' He is reputed to be the author of an this be represented the borough of New Romney in Kent. Several of claborate and powerful article in the 'Edinburgh Review' on the his speeches in parliament are printed among his works. During the views advocated in the work entitled ' Vestiges of the Natural History reign of James II., Sedley, whose daughter was one of the mistresses of Creation.'

of that monarch, appears to have retired from the court, which he Professor Sedgwick has given more attention perbaps than any other bad much frequented in the lifetime of Charles. At the Revolution English geologist, except the late Sir H. T. De la Beche, to the study he joined the party of William. He died August 20, 1701. of the crystalline rocks, which, in their actual position, are the bases Sedley's works, with a short memoir prefixed, were published in apon which the entire series of our sedimentary formations reposes. 1722. They consist of various short amatory poems, a few speeches While his numerous descriptive essays on English geology evince a in parliament, translations from the classics, and the following plays: regard for mineralogical and chemical distinctions which have not been The Mulberry Garden,' a comedy; Antony and Cleopatra,' a tragedy; duly regarded by some geological inquirers, he has not been misled, Bellamira, or the Mistress,' a comedy. ("Tunbridge Wells, or a Day's as the late Dr. Macculloch was, by his mineralogical knowledge, to Courtship,' a comedy; The Tyrant King of Crete,' a tragedy; The undervalue those principles of the classification of rocks which are Grumbler,' a comedy, are also attributed to him.) derived from the organic remains they include, and which, as yet, are As a poet Sedley is in simplicity and ease of expression, in sprightprincipally zoological. He has been eminently successful in deter- linese of fancy, in the skilful treatment of common and trivial subjects, mining the relative position of the great masses constituting the surpassed by none of his contemporaries. He is extremely licentious, palæozoic rocks of the north of England, especially where the original but his licentiousness is of a refined kind, and his pages are not disstratification has been thrown into disorder by subsequent geological figured by the grossness of language so common in his time. The best operations, or where the original characters of the strata have been of his short poems are printed in Ellis's • Early English Poets.' His changed or even obliterated by metamorphic action. His application plays have little merit, and he is one of those writers whose works of general physical knowledge to this branch of the science has been might pass into oblivion without real loss either to taste of morality. of inestimable advantage in the progress of geology in England. ŠEDUʻLIUS, CÆLIUS, a Christian Roman poet, is generally sup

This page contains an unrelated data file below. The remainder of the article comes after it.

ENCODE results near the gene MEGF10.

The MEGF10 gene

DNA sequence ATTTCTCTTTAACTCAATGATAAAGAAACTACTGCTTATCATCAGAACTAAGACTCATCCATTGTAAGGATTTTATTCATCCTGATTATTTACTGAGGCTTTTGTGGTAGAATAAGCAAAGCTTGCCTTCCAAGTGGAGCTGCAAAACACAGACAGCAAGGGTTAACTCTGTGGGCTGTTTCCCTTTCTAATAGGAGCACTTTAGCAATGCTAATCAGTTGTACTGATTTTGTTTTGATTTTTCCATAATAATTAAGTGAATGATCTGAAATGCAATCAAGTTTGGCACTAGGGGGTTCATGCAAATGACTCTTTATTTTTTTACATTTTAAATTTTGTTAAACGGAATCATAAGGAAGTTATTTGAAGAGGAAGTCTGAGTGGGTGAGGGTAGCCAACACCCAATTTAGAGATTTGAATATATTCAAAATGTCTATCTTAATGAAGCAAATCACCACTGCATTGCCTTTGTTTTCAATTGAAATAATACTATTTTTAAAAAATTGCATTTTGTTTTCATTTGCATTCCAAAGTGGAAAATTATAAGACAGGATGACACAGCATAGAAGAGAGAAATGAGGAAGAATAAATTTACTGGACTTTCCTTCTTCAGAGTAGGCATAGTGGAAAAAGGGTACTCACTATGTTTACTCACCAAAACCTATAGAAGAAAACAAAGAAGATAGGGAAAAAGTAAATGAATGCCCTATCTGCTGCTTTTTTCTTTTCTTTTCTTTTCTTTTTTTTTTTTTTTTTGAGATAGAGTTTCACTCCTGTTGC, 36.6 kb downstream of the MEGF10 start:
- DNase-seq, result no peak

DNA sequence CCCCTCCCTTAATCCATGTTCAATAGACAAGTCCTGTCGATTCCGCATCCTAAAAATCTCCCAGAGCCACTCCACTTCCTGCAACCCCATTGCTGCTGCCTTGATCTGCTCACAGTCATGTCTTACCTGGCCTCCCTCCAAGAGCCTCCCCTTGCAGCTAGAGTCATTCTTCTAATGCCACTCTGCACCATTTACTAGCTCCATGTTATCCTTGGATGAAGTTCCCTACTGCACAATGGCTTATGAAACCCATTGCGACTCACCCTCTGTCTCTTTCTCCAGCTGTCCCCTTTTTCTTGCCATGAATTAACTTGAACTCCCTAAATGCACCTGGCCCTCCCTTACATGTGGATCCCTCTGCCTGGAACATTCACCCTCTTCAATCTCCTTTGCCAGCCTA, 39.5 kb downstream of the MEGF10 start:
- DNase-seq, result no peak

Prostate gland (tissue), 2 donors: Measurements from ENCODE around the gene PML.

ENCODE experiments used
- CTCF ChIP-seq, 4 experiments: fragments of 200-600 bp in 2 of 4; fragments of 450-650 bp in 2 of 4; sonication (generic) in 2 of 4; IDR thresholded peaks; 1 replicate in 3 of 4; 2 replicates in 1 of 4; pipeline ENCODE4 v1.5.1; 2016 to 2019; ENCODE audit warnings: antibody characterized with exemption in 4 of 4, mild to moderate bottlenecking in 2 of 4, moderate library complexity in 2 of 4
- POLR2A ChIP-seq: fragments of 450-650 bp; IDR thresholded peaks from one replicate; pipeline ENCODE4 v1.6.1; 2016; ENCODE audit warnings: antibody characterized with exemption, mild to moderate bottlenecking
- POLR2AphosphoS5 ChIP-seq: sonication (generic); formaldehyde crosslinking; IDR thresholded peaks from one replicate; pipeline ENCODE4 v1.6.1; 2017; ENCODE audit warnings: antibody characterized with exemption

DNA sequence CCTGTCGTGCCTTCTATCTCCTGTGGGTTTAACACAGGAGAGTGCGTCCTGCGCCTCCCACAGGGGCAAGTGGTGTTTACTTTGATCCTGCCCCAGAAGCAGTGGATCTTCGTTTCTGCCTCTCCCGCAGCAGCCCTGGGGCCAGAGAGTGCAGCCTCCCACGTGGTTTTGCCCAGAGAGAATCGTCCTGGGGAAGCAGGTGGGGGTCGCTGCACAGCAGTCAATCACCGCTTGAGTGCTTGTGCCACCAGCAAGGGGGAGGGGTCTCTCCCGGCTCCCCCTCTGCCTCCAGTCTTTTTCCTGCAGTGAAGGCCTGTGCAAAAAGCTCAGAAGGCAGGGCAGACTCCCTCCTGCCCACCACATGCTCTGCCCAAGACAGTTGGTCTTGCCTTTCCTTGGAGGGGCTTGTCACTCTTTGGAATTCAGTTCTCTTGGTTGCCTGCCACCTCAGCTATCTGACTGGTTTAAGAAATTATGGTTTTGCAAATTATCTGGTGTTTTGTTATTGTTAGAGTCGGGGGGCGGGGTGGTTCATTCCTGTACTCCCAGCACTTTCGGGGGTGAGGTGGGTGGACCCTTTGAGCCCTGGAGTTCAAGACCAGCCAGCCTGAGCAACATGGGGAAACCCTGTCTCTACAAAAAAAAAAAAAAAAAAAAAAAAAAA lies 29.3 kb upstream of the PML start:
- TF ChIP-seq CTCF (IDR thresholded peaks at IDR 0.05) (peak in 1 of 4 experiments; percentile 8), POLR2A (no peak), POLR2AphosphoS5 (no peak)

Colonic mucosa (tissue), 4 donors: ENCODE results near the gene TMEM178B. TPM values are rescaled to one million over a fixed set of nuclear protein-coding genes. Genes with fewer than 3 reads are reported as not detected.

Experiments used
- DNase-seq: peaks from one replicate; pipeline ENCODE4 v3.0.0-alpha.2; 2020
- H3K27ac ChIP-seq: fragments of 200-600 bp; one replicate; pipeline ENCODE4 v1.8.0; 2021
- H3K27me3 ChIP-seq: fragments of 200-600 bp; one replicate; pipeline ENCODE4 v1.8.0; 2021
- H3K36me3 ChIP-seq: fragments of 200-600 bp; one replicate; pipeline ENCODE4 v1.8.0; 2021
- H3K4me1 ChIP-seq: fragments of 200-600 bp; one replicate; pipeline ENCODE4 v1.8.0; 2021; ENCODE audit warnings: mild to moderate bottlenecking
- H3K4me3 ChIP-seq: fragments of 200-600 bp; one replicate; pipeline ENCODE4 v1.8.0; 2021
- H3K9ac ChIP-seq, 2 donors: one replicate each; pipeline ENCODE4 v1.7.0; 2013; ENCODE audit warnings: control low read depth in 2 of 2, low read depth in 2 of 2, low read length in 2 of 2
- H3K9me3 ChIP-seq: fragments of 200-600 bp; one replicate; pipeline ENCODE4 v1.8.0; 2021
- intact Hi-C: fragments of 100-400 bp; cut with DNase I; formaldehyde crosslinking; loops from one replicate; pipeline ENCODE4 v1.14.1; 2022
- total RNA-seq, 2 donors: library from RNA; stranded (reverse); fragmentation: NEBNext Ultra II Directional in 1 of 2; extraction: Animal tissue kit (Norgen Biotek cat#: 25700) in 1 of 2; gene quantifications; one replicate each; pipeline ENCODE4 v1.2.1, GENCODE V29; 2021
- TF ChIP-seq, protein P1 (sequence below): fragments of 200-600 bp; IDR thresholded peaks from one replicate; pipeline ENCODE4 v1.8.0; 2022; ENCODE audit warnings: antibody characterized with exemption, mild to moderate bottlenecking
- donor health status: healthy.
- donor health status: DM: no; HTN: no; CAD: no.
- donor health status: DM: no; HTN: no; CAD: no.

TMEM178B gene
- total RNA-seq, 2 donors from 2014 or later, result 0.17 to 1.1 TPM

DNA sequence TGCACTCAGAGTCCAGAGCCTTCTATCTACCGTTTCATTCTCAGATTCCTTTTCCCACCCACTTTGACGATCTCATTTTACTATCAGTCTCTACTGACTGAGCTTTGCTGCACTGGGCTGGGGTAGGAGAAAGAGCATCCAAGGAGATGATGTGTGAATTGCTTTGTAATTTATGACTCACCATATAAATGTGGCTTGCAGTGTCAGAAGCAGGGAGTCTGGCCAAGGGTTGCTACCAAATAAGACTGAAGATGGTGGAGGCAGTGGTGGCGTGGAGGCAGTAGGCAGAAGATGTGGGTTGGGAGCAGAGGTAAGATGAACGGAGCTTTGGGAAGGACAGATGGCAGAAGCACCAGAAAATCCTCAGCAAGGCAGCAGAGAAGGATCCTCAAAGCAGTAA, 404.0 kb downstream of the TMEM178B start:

No member of his university has contributed in a higher degree to posed to have lived during the first half of the 5th century of our elevate its character as a school of the natural sciences. To him it is era; but who he was and where he lived is unknown. Some writers also indebted for bis care of the continually augmenting collections call him a presbyter, others an antistes, and others again call him a of the geological museum, the foundation of which was Dr. Wood- bishop. A few very late writers state that he was a disciple of Hilde. ward's own collection. He has bimself contributed to it a noble bert, archbishop of the Scots, and that he came from Scotland or Eeries of many thousand rock-specimens, chiefly British, and a still Ireland to France, and thence to Italy. But these statements are more valuable series of organic remains. For the arrangement of the either entirely groundless, or arise from the circumstance that the old latter, and of all the palæontological collections added to the museum Christian poet Sedulius was confounded with another Sedulius who during the last thirty-eight years, he secured the services for four lived in the 8th or 9th century of our era. years of a distinguished palæontologist, Mr. McCoy, subsequently There are four poems which are usually ascribed to Sedulius :-1, professor of geology and mineralogy in Queen's college, Belfast, and 'Mirabilium Divinorum, sive Operis Paschalis Libri (quatuor) Quinsince appointed to the chair of natural history in the University of que:' it is preceded by a prose letter to an abbot Macedonius, from Melbourne, Victoria, Australia. Professor McCoy's descriptive wbich we learn that the poet treated of the same subject in prose also, catalogue of the British Palæozoic Fossils,' contained in these collec and that he himself divided the poem into four books, though in all tions, has been published by the university, introduced by an elabo- our editions it is divided into five books. Whether the fifth book was rate dissertation by Professor Sedgwick, entitled 'A Synopsis of the added by Sedulius himself at a later period of his life, or whether it Classification of the British Palæozoic Rocks, and this is almost was added by some one else, is uncertain. The poem, which is in the only separate work on geology which he has produced. In it he tolerably good hexameters, contains some portions of the history of the has enunciated his matured views, and as it were final decision on the Old Testament and the life of Christ. The language is purer than that subject of the classification and nomenclature of the older palæozoic of many of his contemporaries, and in some passages it is really poetical